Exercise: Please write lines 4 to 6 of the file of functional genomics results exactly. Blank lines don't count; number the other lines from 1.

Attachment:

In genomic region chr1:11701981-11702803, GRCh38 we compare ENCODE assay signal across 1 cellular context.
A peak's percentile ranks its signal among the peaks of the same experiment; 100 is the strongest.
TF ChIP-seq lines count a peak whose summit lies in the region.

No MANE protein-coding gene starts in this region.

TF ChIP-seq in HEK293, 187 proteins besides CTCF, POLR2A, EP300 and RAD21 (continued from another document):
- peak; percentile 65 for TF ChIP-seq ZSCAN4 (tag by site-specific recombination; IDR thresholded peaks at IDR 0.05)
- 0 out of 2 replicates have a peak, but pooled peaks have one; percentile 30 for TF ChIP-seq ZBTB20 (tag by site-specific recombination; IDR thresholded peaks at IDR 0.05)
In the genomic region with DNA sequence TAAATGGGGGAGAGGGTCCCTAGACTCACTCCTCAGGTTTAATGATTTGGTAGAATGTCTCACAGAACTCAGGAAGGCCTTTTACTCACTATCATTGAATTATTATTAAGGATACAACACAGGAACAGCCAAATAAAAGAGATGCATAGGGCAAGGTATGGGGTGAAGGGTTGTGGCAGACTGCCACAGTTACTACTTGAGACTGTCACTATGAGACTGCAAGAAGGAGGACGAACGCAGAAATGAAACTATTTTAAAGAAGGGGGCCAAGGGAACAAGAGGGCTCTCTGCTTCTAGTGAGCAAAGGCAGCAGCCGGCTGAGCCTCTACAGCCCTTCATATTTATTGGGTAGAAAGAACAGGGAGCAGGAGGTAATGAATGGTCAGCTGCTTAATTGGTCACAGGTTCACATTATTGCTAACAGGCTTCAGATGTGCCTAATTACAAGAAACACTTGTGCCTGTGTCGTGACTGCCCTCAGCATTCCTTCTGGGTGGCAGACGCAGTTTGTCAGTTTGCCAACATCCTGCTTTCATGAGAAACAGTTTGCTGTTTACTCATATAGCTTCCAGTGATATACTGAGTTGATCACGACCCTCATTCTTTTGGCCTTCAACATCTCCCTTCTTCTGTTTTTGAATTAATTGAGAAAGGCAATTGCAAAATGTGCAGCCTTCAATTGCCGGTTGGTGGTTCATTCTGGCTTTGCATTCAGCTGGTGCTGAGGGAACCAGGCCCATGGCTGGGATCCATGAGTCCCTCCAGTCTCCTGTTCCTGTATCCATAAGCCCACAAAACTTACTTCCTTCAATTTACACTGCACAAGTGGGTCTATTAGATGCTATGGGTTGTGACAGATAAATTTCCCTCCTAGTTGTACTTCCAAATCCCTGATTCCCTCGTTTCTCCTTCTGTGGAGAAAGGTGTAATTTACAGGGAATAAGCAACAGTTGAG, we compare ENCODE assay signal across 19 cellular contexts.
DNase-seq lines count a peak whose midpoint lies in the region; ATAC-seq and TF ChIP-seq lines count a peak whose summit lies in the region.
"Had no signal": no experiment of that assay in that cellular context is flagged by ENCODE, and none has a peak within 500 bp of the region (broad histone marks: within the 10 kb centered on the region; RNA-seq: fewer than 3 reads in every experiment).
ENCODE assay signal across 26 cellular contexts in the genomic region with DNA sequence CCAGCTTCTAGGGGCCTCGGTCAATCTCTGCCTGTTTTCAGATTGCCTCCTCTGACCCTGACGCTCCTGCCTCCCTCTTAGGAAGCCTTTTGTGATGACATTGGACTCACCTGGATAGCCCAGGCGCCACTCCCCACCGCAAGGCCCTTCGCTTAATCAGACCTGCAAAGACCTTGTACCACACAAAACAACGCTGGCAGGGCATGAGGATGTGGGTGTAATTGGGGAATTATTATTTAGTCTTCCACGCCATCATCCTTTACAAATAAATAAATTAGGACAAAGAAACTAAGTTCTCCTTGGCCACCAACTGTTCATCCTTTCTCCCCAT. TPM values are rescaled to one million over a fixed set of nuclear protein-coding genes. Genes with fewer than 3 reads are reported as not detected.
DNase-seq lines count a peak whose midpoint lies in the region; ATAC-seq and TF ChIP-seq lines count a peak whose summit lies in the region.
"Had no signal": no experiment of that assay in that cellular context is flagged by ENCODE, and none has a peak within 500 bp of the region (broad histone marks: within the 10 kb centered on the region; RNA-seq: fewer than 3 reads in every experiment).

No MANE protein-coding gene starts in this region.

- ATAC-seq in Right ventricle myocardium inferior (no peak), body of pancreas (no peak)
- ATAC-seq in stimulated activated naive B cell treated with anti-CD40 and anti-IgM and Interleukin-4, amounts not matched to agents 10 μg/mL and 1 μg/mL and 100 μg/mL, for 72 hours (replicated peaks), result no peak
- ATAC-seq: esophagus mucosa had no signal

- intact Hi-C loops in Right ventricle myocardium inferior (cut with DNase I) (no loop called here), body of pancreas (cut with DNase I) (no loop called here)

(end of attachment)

No MANE protein-coding gene starts in this region.

TF ChIP-seq in HEK293, 187 proteins besides CTCF, POLR2A, EP300 and RAD21 (continued from another document):
- peak; percentile 65 for TF ChIP-seq ZSCAN4 (tag by site-specific recombination; IDR thresholded peaks at IDR 0.05)